Search Images Maps Play YouTube News Gmail Drive More »
Sign in
Screen reader users: click this link for accessible mode. Accessible mode has the same essential features but works better with your reader.

Patents

  1. Advanced Patent Search
Publication numberUS20050128990 A1
Publication typeApplication
Application numberUS 11/009,229
Publication dateJun 16, 2005
Filing dateDec 10, 2004
Priority dateDec 12, 2003
Also published asUS7526288
Publication number009229, 11009229, US 2005/0128990 A1, US 2005/128990 A1, US 20050128990 A1, US 20050128990A1, US 2005128990 A1, US 2005128990A1, US-A1-20050128990, US-A1-2005128990, US2005/0128990A1, US2005/128990A1, US20050128990 A1, US20050128990A1, US2005128990 A1, US2005128990A1
InventorsKwang-Seop Eom, Seung-Eun Hong, Bong-Gee Song, Hong-Sung Chang, Hyeong-Jong Ju, Min-hee Cho
Original AssigneeSamsung Electronics Co., Ltd.
Export CitationBiBTeX, EndNote, RefMan
External Links: USPTO, USPTO Assignment, Espacenet
System and method for controlling operation states of a medium access control layer in a broadband wireless access communication system
US 20050128990 A1
Abstract
An apparatus and method for controlling operation states of a medium access control layer by a mobile subscriber station (MSS) in a broadband wireless access communication system. The method includes: state-transitioning into a sleep state or an idle state when there is no data transmitted between a base station and the MSS during a predetermined first time interval in an awake state; and performing a location change in the idle state when the mobile subscriber station moves from a first paging zone to a second paging zone, and state-transiting into the awake state when the mobile subscriber station in the idle state detects a paging to the mobile subscriber station. The method minimizes power consumption and maximizes efficiency in use of radio resources.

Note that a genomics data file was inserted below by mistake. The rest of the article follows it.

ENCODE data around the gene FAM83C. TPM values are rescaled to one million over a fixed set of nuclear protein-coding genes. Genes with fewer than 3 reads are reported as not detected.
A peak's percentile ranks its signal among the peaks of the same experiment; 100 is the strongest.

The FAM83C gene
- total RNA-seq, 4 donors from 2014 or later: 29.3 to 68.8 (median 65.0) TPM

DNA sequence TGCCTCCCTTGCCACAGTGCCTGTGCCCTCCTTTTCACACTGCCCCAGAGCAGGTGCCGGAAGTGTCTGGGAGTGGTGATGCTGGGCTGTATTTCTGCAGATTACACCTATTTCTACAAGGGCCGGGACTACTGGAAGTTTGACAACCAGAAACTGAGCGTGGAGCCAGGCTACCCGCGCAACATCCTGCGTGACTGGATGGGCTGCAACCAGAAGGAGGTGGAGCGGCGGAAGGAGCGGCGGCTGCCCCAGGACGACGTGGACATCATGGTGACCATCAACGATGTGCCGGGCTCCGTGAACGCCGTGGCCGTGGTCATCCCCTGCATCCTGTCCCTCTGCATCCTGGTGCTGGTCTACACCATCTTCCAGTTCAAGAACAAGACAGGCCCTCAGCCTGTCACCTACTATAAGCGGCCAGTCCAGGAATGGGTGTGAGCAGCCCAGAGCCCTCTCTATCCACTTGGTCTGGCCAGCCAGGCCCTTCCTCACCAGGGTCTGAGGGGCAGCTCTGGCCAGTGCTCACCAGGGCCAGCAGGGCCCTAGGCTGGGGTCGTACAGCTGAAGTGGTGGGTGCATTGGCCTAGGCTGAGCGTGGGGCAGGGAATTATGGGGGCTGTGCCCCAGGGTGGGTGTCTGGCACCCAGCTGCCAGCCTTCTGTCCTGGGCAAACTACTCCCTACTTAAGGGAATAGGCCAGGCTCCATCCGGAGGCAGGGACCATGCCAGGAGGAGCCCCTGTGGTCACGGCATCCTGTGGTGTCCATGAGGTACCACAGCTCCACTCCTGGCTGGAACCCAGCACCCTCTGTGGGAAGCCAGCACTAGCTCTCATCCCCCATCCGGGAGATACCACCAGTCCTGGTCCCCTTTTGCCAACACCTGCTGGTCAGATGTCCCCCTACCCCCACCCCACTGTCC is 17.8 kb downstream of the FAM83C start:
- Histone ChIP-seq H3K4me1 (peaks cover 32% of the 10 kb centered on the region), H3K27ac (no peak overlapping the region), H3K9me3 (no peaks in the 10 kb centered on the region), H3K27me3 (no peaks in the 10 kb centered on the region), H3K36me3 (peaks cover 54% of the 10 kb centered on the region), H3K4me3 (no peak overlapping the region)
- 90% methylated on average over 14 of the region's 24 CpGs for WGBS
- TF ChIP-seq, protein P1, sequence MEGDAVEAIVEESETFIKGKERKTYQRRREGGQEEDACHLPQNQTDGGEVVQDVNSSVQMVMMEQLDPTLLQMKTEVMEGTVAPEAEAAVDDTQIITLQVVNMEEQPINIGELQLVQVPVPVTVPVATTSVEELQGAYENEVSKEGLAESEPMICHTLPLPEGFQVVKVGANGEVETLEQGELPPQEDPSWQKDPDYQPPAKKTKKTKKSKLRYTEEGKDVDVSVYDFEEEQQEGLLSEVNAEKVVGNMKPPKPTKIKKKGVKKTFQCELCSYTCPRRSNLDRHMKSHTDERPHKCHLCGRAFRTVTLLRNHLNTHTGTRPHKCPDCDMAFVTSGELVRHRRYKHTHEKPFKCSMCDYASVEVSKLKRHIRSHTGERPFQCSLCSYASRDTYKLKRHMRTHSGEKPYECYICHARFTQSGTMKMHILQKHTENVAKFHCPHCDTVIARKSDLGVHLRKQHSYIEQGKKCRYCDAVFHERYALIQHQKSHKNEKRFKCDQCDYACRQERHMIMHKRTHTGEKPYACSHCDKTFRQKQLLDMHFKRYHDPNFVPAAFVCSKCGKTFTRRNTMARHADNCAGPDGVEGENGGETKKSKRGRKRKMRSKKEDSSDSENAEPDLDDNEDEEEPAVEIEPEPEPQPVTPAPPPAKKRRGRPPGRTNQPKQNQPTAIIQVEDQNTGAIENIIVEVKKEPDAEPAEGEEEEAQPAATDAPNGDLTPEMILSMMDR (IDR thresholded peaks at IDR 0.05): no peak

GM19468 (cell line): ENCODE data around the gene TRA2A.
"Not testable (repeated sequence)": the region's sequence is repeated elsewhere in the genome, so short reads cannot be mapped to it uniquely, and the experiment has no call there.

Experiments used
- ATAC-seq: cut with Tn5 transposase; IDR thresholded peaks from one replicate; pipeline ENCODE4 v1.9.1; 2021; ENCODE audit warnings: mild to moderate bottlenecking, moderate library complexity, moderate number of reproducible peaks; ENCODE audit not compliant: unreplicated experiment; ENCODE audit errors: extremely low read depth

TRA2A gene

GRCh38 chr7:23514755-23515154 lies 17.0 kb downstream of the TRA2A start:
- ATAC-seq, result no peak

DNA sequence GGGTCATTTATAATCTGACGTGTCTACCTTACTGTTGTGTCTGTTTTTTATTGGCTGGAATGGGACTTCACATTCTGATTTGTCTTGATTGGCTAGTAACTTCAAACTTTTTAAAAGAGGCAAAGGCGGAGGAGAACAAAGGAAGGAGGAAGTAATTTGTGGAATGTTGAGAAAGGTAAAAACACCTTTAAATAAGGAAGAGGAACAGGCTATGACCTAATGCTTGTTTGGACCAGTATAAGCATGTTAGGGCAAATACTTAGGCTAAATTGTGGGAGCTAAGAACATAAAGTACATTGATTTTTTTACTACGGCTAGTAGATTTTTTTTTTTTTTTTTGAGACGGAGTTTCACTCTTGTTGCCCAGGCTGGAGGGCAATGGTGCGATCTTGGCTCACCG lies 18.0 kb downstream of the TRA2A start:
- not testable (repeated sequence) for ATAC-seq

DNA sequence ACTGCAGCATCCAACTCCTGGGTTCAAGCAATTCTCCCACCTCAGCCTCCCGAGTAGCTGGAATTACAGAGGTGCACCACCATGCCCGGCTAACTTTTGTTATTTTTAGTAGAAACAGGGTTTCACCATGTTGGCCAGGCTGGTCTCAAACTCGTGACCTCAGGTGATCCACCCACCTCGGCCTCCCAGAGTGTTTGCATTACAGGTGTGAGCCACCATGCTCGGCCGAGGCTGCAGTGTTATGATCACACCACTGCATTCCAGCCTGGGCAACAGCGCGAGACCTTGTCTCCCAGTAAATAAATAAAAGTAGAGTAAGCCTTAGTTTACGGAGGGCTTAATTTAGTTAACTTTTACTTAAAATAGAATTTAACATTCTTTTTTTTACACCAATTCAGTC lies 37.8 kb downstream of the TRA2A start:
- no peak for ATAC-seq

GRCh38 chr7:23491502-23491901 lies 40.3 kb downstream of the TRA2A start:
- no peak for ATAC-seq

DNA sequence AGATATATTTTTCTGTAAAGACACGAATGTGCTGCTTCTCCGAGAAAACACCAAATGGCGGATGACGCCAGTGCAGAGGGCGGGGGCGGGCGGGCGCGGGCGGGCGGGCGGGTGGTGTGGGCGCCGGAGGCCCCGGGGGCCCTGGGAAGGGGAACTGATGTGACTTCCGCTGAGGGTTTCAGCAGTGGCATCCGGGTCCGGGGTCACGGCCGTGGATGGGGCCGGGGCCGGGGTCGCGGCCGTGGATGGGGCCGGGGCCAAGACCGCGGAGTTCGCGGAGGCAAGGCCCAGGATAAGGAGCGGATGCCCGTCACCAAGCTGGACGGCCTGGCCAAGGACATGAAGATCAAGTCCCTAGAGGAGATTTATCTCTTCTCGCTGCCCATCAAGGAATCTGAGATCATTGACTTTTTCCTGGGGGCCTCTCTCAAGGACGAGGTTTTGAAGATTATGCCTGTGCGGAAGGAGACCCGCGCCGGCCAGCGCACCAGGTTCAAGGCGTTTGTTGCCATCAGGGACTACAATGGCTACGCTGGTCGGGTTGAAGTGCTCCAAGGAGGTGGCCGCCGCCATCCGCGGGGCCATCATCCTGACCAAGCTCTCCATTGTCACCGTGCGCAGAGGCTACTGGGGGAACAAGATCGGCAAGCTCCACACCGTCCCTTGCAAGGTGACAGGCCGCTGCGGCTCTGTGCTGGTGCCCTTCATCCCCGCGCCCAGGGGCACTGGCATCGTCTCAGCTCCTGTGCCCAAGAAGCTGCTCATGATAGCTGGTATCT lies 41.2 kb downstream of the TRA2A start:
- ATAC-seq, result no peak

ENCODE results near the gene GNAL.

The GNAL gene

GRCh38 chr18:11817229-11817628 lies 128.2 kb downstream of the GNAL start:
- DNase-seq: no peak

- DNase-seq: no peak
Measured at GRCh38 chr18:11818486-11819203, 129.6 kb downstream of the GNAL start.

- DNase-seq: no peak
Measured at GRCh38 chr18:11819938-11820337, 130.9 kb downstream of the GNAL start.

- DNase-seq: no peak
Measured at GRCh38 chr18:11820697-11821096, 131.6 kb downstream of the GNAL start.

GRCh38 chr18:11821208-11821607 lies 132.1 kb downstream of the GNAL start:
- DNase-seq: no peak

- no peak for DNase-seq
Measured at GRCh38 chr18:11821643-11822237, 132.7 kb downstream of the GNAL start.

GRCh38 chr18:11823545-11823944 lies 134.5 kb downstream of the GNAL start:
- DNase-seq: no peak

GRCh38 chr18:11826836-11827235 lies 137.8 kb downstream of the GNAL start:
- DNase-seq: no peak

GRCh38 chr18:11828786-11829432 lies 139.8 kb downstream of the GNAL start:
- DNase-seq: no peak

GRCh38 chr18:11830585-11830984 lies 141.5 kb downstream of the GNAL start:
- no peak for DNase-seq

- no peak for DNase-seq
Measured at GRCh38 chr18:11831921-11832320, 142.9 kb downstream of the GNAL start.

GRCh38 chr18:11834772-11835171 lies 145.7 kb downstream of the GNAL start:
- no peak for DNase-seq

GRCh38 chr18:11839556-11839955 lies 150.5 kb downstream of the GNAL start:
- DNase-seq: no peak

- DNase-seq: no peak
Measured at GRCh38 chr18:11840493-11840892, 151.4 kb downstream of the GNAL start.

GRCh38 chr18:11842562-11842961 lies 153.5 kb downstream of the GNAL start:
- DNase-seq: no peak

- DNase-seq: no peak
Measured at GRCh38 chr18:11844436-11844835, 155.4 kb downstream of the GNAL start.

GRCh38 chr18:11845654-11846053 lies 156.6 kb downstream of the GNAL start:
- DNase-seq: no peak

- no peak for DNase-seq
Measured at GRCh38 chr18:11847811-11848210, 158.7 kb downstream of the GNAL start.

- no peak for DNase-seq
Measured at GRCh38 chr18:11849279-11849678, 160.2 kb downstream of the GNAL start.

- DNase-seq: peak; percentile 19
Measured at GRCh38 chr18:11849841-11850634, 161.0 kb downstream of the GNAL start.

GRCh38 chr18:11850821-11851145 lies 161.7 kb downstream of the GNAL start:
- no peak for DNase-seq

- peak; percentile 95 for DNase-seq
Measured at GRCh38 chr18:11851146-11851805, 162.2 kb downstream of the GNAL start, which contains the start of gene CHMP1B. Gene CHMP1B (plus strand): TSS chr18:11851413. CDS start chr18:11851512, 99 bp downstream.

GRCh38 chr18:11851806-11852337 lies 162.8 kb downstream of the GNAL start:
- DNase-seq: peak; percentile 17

Images(11)
Previous page
Next page
Claims(28)
1. A method for controlling operation states of a medium access control (MAC) layer by a mobile subscriber station (MSS) in a broadband wireless access communication system, the method comprising the steps of:
state-transiting into an idle state when there is no data transmission between the MSS and a base station (BS) during a predetermined first time interval in an awake state; and
updating a location of the MSS according to location change in the idle state when the MSS moves from a first paging zone, to which the MSS currently belongs, to a second paging zone; and
state-transiting into the awake state when the MSS in the idle state detects a paging signal to the MSS.
2. The method as claimed in claim 1, further comprising a step of;
state-transiting into a sleep state when there is no data transmission between the MSS and the BS during the predetermined first time interval in the awake state; and
state-transiting from the sleep state to the idle state when a predetermined second time interval has passed in the sleep state.
3. The method as claimed in claim 1, wherein each of the first paging zone and the second paging zone includes a plurality of BSs using a same paging zone identifier to provide services.
4. The method as claimed in claim 3, wherein, in the step of updating the location of the MSS, the MSS transmits information including a MSS identifier of the MSS to a paging zone controller, to request the paging zone controller to change a location of the MSS into a location of a new BS to which the MSS currently belongs within the second paging zone, the paging zone controller controlling the first paging zone and the second paging zone.
5. The method as claimed in claim 4, wherein the MSS identifier is a MAC address of the MSS.
6. The method as claimed in claim 1, wherein the MSS detects existence of the paging signal by receiving paging information broadcasted from a BS to which the MSS currently belongs and recognizes the paging when the paging information includes a MSS identifier of the MSS.